Protein curbs spread of prostate cancer to bone  

November 17, 2015

Scientists from Lawrence Livermore National Laboratory, in collaboration with researchers from University of California campuses at Merced and Davis, have found that a specific secreted protein inhibits prostate cancer metastasis to bone.

This photograph of the rotifer Euchlanis shows all the internal organs. Rotifers are multicelled animals, with very few cells, less than 1,000. Lawrence Livermore researchers are working on research that would prevent rotifers from eating algal crops. Image courtesy of Microscopy UK.

Project aims to use probiotic bacteria to protect algal crops and increase ecosystem resilience  

July 21, 2015

A Lawrence Livermore team has received an additional $1 million to protect algal crops by developing "probiotic" bacteria to combat pond infestation and increase ecosystem function and resilience.

LLNL biomedical scientist Celena Carrillo conducts benchtop experiments in a collaboration between the Laboratory and three other institutions that assisted Sunnyvale-based Cepheid in advancing an Ebola virus detection test for emergency use. Photo by Julie Russell.

Lawrence Livermore researchers help biomed company land FDA approval for Ebola detection  

May 28, 2015

Researchers from LLNL and three other institutions have assisted a Bay Area biomedical company in advancing its Ebola virus detection test for use.

PLS biologists James Thissen and Crystal Jaing along with researchers from Kansas State University found that the Microbial Detection Array could help identify diseases in the commercial swine industry.

Lawrence Livermore technology could help detect diseases in commercial swine industry  

May 19, 2015

Agricultural officials who seek to detect diseases affecting the commercial swine industry may gain a new ally — a biological detection system developed by Lawrence Livermore National Laboratory (LLNL) researchers.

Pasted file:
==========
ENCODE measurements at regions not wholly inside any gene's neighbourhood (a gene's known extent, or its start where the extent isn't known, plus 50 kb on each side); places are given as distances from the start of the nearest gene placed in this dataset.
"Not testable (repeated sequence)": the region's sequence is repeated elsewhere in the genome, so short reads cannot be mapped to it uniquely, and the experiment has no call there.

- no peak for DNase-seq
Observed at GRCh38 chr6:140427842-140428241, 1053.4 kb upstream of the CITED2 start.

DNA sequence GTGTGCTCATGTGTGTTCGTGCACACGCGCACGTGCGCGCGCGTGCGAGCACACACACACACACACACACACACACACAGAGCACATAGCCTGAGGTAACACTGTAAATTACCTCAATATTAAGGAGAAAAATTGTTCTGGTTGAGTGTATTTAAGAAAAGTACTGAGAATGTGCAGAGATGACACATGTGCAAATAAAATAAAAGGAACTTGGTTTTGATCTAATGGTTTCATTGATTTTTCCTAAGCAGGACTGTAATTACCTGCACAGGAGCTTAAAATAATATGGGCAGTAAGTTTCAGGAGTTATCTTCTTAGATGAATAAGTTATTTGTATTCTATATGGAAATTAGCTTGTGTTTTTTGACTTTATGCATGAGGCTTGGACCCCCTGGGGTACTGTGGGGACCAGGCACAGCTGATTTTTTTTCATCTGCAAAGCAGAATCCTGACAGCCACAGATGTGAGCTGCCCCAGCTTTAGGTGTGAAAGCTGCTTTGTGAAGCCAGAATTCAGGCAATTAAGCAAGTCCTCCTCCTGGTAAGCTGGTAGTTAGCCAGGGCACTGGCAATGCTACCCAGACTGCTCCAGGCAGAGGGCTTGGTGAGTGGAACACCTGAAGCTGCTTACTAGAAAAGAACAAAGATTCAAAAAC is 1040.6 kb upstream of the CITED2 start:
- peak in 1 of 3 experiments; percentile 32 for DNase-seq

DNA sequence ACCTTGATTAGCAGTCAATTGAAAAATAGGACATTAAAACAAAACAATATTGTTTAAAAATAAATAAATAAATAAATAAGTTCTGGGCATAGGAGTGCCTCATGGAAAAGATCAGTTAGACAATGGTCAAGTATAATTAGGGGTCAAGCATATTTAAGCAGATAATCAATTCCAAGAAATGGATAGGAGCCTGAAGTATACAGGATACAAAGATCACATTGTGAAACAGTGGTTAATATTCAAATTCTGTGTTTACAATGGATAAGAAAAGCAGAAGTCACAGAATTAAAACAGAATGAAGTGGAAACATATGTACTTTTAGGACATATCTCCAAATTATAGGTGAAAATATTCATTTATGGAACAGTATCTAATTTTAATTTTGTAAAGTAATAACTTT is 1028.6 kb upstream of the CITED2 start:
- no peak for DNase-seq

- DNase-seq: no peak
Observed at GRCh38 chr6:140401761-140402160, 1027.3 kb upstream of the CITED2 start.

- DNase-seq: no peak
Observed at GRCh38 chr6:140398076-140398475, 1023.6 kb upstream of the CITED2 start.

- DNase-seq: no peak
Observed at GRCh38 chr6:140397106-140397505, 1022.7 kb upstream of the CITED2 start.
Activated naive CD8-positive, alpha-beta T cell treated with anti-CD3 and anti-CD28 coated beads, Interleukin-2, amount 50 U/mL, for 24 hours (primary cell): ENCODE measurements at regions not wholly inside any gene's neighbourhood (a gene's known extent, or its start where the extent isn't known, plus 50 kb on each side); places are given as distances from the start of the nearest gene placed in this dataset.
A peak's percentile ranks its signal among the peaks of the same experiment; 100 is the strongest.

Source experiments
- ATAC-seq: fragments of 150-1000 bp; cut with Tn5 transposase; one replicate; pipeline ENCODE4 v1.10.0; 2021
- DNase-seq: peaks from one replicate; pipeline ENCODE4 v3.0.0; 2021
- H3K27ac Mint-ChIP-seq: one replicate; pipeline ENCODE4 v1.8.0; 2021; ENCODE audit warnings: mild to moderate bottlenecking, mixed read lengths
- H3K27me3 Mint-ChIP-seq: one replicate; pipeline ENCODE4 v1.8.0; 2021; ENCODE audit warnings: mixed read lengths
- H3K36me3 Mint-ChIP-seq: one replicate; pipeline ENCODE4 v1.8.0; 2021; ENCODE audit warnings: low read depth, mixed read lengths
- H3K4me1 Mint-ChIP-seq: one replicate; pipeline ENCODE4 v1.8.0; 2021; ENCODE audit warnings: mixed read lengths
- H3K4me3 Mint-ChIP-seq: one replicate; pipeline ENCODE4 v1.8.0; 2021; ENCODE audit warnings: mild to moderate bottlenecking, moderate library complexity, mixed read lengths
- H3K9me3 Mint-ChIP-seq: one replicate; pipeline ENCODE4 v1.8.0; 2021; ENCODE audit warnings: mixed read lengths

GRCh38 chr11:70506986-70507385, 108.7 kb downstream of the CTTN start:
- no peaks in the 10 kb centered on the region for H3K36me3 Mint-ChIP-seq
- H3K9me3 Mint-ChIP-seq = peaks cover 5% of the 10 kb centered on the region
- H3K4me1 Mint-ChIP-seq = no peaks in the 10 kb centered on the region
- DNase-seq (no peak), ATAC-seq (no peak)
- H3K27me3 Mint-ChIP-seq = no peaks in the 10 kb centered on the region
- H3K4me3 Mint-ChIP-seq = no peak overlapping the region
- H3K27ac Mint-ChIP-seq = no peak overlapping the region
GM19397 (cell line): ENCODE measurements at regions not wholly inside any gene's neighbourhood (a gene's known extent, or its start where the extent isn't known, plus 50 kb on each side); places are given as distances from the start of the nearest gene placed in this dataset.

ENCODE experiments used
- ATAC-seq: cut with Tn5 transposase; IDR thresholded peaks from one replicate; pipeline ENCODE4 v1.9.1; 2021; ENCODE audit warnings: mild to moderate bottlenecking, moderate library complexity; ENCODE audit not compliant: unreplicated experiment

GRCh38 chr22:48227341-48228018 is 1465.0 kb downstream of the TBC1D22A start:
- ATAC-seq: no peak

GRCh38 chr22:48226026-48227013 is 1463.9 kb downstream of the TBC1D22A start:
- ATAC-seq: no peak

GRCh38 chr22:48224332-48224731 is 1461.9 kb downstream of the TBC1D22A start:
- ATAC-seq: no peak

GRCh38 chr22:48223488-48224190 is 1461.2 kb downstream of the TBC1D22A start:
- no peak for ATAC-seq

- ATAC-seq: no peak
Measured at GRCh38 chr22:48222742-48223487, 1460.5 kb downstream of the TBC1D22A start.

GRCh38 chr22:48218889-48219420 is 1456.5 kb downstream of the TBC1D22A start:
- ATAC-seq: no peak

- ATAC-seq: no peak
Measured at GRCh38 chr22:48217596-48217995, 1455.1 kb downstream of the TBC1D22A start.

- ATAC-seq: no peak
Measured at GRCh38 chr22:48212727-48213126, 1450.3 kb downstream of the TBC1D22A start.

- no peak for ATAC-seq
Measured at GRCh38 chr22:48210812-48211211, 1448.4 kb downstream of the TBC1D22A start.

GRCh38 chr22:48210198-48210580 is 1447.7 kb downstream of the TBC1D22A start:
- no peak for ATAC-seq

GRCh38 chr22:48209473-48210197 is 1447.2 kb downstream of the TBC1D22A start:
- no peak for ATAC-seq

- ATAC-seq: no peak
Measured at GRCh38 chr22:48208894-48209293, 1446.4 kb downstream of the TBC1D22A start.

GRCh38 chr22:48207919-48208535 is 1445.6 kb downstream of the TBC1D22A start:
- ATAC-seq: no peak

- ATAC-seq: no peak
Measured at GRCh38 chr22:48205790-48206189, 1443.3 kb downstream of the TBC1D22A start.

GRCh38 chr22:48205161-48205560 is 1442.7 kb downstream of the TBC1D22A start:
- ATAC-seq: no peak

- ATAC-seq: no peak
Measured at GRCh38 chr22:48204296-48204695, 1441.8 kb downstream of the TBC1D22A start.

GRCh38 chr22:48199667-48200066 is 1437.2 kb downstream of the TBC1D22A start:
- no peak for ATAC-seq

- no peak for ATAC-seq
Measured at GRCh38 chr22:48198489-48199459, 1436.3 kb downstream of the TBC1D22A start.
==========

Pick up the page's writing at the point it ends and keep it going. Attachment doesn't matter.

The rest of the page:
Graphic depicts an experiment at SLAC that revealed how a protein from photosynthetic bacteria changes shape in response to light.

X-ray laser acts as tool to track life's chemistry  

December 5, 2014

An international research team that includes researchers from Lawrence Livermore National Laboratory has captured the highest-resolution protein snapshots ever taken with an X-ray laser, revealing how a key protein in a photosynthetic bacterium changes shape when hit by light.

Graphic depicting a cerebral aneurysm.

A tool to better screen and treat aneurysm patients  

May 29, 2014

New research by an international consortium, including a researcher from Lawrence Livermore National Laboratory, may help physicians better understand the chronological development of a brain aneurysm.

LLNL biologist Crystal Jaing and computer scientist Kevin McLoughlin analyze an image from the Lawrence Livermore Microbial Detection Array.

Livermore Lab's microbial detection array detects plague in ancient human remains  

March 6, 2014

Scientists who study past pandemics, such as the 14th century Black Death that devastated much of Europe, might soon be turning to an innovative biological detection technology for some extra help.

Livermore Lab biologist Crystal Jaing prepares a Microbial Detection Array slide, the primary detection technology used in an international study of bladder cancer samples.

Association between virus, bladder cancers detected using Lawrence Livermore technology  

September 10, 2013

A Lawrence Livermore National Laboratory (LLNL)-developed biological detection technology has been employed as part of an international collaboration that has detected a virus in bladder cancers.